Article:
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Trickle-down Wage: Analysing Indian inequality from a gender lens 

  • IASbaba
  • January 17, 2022
  • 0
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(ORF: India Matters)


Jan 4: Trickle-down Wage: Analysing Indian inequality from a gender lens

 – https://www.orfonline.org/expert-speak/trickle-down-wage-analysing-indian-inequality-from-a-gender-lens/ 

TOPIC:

  • GS-1: Society (Women’s Issues)
  • GS-2: Government policies and interventions for development in various sectors and issues arising out of their design and implementation.

Trickle-down Wage: Analysing Indian inequality from a gender lens 

In News: The pandemic has exposed and fed off the profound socio-economic inequalities of the existing world. Gender-based discrimination, being an important dimension of socio-economic inequality has had adverse economic outcomes for women in these unprecedented times. 

  • Women are 10 percent more likely to be living in extreme poverty in India by 2021 in comparison to men cites the UN Women Report of 2020. 
  • The pandemic has disrupted an already skewed ratio in educational opportunities, access to finance, wage disparities, and other social constraints for them demographically.

Gender inequalities and shares in labour income

Gender inequality is one of the oldest and most pervasive forms of inequality in the world and as a result, social and economic impacts of the COVID-19 pandemic have been far from gender neutral.

  • India’s numbers here stand at a grim 18 percent and are amongst the lowest in Asia’s average at 27 percent, ahead of only Pakistan and Afghanistan, both of which fall under 10 percent. 
  • World Economic Forum’s Global Gender Gap Report of 2021 places India amongst countries with the largest Gender Gaps in Economic participation and opportunity due to an observed declining trend from 27 percent in 2010 to 22 percent in 2020 in Female Labour Force Participation. 
  • Azim Premji’s State of Working India Report 2021-
    • During the lockdown and months after, while 61 percent of men remained employed and only 7 percent lost employment, only 19 percent women remained employed and a vast 47 percent suffered a permanent job loss.
    • The imposition of lockdowns, has affected the feminised sectors, such as the care economy and the gig economy, much more severely than the sectors in which men are over represented. 
  • The Global Gender Gap Report 2021 describes the concept of ‘Labour Market scarring’ in which temporary limitation of in-person work has caused permanent and long-lasting effects on women’s chances at decent employment in future.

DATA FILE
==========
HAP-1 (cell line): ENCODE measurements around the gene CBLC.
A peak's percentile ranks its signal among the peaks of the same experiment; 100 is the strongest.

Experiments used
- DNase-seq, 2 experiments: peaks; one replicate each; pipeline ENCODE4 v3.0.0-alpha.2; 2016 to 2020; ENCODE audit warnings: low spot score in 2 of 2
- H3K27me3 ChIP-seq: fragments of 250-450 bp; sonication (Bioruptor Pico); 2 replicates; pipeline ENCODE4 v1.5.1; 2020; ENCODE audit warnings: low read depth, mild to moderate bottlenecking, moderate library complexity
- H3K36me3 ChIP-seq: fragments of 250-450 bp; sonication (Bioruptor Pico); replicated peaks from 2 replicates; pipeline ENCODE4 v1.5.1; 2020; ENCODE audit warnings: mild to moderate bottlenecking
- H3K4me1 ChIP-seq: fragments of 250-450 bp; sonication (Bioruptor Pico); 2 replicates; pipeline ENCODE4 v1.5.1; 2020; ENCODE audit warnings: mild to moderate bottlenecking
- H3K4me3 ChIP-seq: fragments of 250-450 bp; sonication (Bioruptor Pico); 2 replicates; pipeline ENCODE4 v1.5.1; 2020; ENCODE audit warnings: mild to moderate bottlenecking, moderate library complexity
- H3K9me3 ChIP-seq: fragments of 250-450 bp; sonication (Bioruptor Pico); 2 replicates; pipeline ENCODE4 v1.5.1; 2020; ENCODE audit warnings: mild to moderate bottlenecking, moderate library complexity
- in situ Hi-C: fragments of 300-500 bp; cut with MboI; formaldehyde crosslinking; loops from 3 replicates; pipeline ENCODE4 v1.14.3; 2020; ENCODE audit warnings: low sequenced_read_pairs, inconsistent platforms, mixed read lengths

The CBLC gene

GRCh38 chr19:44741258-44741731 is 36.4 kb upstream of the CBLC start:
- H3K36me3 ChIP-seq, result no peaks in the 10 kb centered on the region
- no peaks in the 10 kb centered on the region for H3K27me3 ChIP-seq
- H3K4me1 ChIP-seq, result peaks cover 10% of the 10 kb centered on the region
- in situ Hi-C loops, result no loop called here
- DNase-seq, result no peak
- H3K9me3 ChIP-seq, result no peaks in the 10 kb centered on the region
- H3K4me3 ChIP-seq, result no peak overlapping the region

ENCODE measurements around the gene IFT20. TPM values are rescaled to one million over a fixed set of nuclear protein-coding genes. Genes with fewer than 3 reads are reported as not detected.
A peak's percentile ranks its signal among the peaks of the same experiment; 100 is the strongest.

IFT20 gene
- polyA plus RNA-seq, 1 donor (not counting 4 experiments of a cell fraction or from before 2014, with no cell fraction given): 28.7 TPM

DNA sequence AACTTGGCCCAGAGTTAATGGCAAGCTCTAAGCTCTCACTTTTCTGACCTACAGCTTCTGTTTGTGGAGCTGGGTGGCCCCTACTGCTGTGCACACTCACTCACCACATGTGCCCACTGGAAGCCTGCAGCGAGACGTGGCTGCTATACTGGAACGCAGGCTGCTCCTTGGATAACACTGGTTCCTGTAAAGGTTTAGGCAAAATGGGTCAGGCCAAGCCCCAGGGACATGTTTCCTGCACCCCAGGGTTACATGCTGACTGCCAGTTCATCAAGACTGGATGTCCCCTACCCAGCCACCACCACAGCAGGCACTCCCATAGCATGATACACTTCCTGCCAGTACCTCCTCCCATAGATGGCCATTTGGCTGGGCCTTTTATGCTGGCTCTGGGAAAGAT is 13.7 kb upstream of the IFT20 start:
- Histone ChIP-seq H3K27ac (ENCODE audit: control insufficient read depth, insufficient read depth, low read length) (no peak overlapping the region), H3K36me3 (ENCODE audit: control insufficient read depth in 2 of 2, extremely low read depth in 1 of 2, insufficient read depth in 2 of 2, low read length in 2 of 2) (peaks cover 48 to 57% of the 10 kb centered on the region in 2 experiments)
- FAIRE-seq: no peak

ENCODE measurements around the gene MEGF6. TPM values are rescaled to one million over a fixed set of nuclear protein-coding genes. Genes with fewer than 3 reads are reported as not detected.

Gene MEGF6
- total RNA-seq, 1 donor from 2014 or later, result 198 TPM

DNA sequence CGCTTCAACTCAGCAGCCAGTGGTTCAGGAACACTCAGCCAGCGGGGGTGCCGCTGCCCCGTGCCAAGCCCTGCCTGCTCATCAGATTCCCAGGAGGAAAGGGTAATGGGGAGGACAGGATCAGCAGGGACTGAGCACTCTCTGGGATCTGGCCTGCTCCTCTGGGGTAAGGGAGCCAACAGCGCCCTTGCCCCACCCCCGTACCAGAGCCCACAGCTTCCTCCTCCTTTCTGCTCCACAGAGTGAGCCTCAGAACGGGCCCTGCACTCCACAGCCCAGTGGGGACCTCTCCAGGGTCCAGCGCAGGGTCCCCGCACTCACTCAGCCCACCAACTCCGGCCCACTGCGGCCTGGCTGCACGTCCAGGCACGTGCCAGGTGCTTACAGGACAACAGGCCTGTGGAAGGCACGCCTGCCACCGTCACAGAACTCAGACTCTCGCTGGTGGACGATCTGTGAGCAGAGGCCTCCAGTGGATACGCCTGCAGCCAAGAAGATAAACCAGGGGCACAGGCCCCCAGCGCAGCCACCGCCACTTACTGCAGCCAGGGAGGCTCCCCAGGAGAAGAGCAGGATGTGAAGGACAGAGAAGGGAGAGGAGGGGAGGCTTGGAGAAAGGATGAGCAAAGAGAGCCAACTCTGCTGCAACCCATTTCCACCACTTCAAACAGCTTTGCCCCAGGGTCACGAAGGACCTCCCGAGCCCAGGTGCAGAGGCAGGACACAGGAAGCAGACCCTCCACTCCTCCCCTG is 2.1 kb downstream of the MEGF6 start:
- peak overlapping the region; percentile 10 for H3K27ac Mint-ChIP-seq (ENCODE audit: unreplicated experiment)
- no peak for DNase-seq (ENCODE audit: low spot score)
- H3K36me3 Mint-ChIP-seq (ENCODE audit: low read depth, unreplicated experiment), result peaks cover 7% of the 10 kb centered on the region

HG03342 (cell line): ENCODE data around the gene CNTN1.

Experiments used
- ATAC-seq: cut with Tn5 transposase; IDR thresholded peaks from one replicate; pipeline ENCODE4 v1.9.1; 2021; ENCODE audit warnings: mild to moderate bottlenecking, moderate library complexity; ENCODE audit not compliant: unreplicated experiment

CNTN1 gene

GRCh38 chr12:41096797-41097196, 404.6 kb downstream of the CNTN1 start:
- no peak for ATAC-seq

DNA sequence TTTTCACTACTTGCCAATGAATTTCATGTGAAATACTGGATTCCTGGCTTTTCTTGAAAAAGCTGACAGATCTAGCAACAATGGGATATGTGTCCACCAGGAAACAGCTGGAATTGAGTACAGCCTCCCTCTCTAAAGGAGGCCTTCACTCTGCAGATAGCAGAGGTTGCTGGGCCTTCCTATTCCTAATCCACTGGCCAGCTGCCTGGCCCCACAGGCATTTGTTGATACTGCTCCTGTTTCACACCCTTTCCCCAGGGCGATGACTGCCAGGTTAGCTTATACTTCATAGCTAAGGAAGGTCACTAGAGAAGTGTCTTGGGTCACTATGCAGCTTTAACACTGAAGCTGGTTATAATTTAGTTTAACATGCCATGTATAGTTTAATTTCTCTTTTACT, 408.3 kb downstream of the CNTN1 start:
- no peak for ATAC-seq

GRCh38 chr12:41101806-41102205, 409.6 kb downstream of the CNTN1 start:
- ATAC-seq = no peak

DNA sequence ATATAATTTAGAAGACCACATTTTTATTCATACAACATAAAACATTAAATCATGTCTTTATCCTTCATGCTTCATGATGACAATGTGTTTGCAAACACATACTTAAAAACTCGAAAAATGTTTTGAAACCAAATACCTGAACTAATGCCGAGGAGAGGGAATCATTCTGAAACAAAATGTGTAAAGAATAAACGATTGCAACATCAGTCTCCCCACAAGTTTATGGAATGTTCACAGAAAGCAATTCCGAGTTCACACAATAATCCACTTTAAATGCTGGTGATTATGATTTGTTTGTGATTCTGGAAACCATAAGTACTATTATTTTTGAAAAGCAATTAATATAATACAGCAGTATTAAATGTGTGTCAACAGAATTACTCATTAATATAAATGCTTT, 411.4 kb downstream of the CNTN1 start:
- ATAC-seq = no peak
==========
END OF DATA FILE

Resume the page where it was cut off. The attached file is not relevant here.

• According to the Inequality Report 2022, 
    • While women represent about 50 percent of the population, they earn only about one-third of the labour income for it. 
    • Those who do step into the workforce are often offered work in the informal sector, which categorically provides no protection of labour laws, or social benefits like pension, paid sick leave, maternity leave. 
    • Informal sector rarely provides any resilience against market fluctuations; this makes them more vulnerable and keeps them in poverty and altogether wary of potentially entering the workforce. 
    • While men moved to the informal workforce during lack of better opportunities, women quit the workforce altogether due to increased burden of the household and an acute lack of safety nets.

Gaps and the road to recovery 

  • Through various practices, be it discriminatory policies and social structures, lack of access to lucrative jobs and labour market or the double bind of performing both paid and unpaid labour, women have only been earning a third of the labour they have promise for. 
  • Without adequate focus on policy change, India faces a threat of leaving behind a half of its population in this road to recovery, not to mention bear the brunt of inequalities even further. 
  • We need to revisit the labour distribution in our country and rethink formal and informal structures at a policy level. 
  • There is a need to enhance the social security mechanisms for informal workers with a special focus on women. 
  • Upskilling women for ‘hard professions’ and adopting a ‘care lens’ is hence essential for defeminising care work and would contribute to redistributing it equally amongst family members irrespective of their gender. 
  • It is also important to create gender sensitive fiscal policies and educate the masses about the criticality of rising inequalities and formulate a framework of labour laws to sustain in the neoliberal world.

Can you answer the following questions?

  1. As women bear the brunt of the rising income inequality, the need for a positive policy change has become even more pronounced. Discuss.

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